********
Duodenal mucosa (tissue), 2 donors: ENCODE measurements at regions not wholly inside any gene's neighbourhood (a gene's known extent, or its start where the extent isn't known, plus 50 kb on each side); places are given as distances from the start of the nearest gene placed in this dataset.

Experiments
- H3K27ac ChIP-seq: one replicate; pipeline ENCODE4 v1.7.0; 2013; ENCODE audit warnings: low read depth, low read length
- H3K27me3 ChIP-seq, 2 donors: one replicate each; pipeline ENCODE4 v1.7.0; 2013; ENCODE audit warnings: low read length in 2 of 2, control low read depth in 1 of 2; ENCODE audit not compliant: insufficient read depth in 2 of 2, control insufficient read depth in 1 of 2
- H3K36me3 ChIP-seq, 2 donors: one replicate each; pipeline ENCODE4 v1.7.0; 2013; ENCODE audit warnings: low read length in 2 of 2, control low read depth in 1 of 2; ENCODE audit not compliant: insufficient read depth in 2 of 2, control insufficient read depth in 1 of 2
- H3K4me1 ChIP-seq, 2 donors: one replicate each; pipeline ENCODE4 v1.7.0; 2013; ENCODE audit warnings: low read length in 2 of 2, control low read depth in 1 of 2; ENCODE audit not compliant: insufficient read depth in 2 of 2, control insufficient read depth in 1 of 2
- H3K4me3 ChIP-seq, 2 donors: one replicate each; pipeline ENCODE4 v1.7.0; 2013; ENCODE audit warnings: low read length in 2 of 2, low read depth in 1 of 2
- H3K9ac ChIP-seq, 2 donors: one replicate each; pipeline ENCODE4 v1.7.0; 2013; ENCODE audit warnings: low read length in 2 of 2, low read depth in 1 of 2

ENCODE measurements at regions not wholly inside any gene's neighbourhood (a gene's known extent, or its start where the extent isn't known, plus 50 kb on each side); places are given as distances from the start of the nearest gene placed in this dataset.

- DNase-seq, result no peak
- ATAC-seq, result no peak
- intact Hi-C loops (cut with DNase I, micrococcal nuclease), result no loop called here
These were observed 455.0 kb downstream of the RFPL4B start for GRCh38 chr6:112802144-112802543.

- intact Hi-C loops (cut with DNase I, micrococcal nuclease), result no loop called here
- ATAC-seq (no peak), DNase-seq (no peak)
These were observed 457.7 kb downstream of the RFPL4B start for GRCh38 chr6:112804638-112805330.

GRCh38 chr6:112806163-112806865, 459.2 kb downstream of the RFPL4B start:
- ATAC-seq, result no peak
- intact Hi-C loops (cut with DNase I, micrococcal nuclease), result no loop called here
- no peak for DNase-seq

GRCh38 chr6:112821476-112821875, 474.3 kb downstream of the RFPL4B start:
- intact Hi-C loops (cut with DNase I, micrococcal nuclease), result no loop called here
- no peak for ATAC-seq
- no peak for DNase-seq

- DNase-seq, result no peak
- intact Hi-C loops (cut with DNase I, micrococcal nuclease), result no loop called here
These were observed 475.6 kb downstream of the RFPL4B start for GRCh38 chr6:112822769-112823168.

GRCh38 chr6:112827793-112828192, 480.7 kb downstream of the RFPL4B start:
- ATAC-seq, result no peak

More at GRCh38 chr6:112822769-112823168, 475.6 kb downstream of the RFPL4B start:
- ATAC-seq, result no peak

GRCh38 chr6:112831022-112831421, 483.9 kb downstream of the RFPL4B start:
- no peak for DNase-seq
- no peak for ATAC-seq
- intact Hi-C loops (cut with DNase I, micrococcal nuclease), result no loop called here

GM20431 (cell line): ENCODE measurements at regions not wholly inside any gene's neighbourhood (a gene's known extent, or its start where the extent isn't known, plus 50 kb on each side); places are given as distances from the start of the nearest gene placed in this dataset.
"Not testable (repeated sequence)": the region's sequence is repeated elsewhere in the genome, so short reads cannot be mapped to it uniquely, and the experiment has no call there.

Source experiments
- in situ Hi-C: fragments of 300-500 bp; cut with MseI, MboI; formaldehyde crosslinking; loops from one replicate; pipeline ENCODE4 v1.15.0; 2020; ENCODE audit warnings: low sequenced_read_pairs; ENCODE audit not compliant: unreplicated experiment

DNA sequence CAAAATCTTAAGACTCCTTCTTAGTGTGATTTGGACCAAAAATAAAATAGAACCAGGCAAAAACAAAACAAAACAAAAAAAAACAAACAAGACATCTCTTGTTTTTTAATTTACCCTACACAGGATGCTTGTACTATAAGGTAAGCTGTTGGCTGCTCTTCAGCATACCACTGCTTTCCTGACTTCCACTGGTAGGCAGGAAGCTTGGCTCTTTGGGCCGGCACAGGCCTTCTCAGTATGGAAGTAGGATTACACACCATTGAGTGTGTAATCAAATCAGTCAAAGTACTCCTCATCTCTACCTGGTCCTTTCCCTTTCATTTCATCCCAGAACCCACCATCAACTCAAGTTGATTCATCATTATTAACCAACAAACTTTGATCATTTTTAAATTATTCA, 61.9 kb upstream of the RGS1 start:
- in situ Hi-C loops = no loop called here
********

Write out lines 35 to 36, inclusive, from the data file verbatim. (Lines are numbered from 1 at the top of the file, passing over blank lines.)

- intact Hi-C loops (cut with DNase I, micrococcal nuclease), result no loop called here

GM20431 (cell line): ENCODE measurements at regions not wholly inside any gene's neighbourhood (a gene's known extent, or its start where the extent isn't known, plus 50 kb on each side); places are given as distances from the start of the nearest gene placed in this dataset.